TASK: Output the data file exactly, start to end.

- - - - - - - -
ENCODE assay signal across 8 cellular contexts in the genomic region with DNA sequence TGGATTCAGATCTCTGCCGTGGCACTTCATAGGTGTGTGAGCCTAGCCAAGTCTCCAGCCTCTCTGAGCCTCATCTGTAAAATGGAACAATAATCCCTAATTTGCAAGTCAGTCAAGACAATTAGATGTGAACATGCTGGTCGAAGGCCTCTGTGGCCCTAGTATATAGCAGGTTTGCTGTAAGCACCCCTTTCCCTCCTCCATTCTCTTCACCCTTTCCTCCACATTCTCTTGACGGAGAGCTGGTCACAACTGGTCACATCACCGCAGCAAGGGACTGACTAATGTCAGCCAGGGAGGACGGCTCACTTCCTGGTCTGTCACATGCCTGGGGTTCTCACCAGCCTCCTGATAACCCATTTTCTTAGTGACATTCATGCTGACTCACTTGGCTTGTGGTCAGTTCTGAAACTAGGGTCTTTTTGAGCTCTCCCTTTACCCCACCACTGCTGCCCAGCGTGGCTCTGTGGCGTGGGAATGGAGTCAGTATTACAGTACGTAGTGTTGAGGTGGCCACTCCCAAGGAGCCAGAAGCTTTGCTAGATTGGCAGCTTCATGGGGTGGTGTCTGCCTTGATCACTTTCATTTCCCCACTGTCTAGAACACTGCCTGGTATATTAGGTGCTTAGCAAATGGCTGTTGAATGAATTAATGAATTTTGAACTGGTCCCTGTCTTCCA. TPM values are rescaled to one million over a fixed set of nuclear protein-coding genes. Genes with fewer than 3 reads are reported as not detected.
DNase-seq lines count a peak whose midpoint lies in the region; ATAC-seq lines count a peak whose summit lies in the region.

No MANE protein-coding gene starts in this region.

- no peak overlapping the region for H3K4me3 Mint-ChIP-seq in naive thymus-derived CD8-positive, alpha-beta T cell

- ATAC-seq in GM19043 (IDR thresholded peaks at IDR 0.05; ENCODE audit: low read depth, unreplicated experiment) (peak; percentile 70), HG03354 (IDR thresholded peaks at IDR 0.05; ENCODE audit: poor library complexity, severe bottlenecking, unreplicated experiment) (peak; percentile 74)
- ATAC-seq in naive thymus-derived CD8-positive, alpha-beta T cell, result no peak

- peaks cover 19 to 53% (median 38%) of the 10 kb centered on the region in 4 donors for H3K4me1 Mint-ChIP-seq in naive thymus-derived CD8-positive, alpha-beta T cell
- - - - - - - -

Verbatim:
ENCODE assay signal across 8 cellular contexts in the genomic region with DNA sequence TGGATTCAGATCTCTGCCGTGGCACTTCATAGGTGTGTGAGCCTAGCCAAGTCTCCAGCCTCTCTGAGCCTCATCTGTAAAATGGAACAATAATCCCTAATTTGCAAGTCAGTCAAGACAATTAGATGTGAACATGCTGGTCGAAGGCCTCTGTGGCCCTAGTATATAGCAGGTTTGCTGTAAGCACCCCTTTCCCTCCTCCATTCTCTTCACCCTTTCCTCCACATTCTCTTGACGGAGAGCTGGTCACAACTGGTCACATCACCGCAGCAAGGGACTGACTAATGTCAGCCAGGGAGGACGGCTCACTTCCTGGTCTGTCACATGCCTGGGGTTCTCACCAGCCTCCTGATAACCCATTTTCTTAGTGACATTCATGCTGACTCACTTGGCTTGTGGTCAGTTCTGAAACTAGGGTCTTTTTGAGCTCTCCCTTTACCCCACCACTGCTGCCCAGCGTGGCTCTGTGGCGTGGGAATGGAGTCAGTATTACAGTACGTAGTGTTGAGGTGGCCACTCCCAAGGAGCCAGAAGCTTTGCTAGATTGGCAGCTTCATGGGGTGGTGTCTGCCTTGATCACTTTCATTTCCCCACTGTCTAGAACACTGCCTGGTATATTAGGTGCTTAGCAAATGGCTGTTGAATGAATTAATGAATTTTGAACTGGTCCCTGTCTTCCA. TPM values are rescaled to one million over a fixed set of nuclear protein-coding genes. Genes with fewer than 3 reads are reported as not detected.
DNase-seq lines count a peak whose midpoint lies in the region; ATAC-seq lines count a peak whose summit lies in the region.

No MANE protein-coding gene starts in this region.

- no peak overlapping the region for H3K4me3 Mint-ChIP-seq in naive thymus-derived CD8-positive, alpha-beta T cell

- ATAC-seq in GM19043 (IDR thresholded peaks at IDR 0.05; ENCODE audit: low read depth, unreplicated experiment) (peak; percentile 70), HG03354 (IDR thresholded peaks at IDR 0.05; ENCODE audit: poor library complexity, severe bottlenecking, unreplicated experiment) (peak; percentile 74)
- ATAC-seq in naive thymus-derived CD8-positive, alpha-beta T cell, result no peak

- peaks cover 19 to 53% (median 38%) of the 10 kb centered on the region in 4 donors for H3K4me1 Mint-ChIP-seq in naive thymus-derived CD8-positive, alpha-beta T cell